Keeping Seniors Healthy With Daily Nutrition
All the services and activities offered to its’ clients by Serving Seniors play a vital role in keeping seniors healthy, active and independent. One in particular, however, stands out as especially important. The Food Service at Serving Seniors serves breakfast and lunch seven days a week at the Gary and Mary West Senior Wellness Center and five days a week at eight additional sites. 240,000 meals are home delivered to seniors annually. A donation of $1.00 per meal is suggested but not required.
The importance of the Food Service to the local senior population cannot be overstated. Food insecurity is an especially acute problem in San Diego County with its exorbitantly high housing costs. Two out of five seniors in San Diego County (40%) are forced to choose between eating adequately and paying rent.
Diane Sanders, the Food Service Director at Serving Seniors presides over a team of cooks, dietitians, and a rotating crew of volunteer servers. Diane explains that the function of the Food Service is not simply to fill stomachs but to provide nutritious food. A group of dietitians- one from the San Diego County Health and Human Services Agency (HHSA), and several from Valley Services, a food distribution company, prepare the menus and submit them to Diane for approval. The planning of the menus is shaped by several criteria. These include: (1) Nutritional soundness. Every meal is designed to provide one-third of the nutrients essential to a daily diet. (2) Appeal. The meals should consist of food generally presumed to be agreeable to most seniors. (3) Cultural Sensitivity. Menus are diversified to take account of the tastes of the various ethnic and cultural demographics represented among those served. It is not always easy to satisfy all these criteria at once, but the goal is always to come as close as possible.
When Diane Sanders came to San Diego from North Carolina in 1992 she did not have a professional cooking background. Her previous employment consisted mostly of factory work, much of it in North Carolina’s cotton mills. She had, however, done a good deal of cooking at home and loved to cook. Shortly after arriving in San Diego, she found employment, at a medical facility, dispensing medication. Within a few days, the facility’s cook resigned and Diane offered her services. The meals she prepared, consisting mostly of the rural southern cuisine native to her region, were enormously popular. Diane was less than two months into her first cooking job when one of her co-workers, Doris Larson, left to work for the Senior Community Centers, the organization that would eventually become Serving Seniors. Senior Community Centers was at the time in need of a cook and Doris encouraged Diane to apply. To her surprise, she was offered the job.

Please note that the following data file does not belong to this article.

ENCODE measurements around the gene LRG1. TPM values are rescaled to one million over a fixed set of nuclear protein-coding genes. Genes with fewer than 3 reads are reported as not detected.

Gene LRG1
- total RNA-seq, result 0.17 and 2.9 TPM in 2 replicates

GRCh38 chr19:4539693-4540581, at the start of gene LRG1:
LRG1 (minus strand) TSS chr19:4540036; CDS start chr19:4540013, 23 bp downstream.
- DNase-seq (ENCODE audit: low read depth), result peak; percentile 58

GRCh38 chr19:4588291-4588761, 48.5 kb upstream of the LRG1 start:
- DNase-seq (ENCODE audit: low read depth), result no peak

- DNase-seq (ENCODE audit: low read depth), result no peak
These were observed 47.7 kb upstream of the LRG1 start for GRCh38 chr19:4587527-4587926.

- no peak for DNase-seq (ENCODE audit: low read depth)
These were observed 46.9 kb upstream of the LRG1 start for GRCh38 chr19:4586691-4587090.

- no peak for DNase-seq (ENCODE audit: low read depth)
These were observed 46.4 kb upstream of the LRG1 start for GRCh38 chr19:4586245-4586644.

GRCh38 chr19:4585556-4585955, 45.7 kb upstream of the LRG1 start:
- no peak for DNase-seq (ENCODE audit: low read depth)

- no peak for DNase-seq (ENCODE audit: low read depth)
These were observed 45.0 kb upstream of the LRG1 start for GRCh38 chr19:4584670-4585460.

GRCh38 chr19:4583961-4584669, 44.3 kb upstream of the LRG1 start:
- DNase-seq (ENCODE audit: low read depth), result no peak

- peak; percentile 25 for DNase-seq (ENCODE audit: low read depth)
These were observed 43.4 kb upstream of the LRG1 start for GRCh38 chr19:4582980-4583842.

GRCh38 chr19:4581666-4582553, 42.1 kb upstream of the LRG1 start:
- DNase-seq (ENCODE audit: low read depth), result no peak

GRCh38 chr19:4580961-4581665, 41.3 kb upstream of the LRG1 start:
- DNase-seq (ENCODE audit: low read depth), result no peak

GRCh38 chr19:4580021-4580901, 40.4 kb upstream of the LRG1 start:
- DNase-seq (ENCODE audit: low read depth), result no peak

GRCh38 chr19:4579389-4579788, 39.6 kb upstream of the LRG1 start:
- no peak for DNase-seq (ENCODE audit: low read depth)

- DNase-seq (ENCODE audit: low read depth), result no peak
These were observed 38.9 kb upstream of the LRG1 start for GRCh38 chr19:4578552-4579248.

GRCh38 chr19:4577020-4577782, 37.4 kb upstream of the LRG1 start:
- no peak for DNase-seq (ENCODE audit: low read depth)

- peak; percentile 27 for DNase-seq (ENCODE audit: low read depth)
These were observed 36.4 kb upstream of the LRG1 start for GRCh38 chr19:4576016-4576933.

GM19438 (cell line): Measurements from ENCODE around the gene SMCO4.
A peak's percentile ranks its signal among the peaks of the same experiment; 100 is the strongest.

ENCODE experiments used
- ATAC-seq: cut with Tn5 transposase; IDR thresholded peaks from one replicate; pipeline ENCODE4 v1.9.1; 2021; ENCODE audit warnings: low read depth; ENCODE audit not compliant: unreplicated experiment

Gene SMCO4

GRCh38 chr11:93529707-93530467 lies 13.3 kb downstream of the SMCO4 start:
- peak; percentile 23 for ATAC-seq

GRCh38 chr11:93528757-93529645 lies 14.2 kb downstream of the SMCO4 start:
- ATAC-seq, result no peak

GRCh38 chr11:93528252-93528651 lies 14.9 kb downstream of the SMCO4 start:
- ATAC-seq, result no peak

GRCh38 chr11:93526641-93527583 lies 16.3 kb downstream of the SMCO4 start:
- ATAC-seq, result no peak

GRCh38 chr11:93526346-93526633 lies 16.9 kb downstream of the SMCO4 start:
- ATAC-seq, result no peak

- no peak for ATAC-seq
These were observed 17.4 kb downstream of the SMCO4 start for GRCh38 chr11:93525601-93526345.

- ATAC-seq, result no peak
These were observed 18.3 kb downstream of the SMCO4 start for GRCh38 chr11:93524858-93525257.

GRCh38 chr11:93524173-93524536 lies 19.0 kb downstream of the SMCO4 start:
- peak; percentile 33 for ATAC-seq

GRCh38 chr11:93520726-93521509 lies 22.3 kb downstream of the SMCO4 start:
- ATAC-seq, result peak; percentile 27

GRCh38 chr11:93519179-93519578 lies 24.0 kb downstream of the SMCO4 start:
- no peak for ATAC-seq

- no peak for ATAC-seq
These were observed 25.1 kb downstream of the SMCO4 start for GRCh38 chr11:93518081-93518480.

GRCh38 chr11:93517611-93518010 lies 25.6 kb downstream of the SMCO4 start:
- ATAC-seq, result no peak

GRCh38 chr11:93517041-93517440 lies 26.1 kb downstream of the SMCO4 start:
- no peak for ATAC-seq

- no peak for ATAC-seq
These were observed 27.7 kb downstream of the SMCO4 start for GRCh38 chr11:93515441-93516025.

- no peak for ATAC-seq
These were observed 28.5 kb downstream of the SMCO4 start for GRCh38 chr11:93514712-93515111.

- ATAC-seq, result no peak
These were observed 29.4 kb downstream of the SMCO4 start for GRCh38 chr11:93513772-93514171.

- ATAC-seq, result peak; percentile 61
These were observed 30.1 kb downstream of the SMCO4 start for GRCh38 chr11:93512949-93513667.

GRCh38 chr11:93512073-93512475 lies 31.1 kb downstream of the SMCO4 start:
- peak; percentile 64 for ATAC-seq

When Diane began working at The Senior community Center in downtown San Diego she prepared the same southern cuisine she had offered at the medical facility. The meals were popular but the cost of preparation was, in Diane’s words, “sky high.” But Diane was a quick study and over the years she learned enough to bring the Food Service to its present plateau.
Two events along the way were critical to her progress. First she met a county dietitian, Wendy Shigenaga, who taught her how to monitor vitamins and other nutrients. Second, around 2010, she began working with Valley Services, a nationwide purchasing company which, because of its size, can make purchases high enough in volume to keep costs low.
Diane Sanders is now in her twenty-fifth year as a member of the staff of Serving Seniors. Beginning as a cook in 1992, she received a series of promotions-to Kitchen Manager, to Food Service Manager, to Operations Manager, and, finally, to her present position as Food Service Director.
The Food Service at Serving Seniors is one of the greatest assets available to the senior population of San Diego County. Let us all take the time to offer a word of personal thanks to the staff members and volunteers whose hard work and dedicated service keep it going.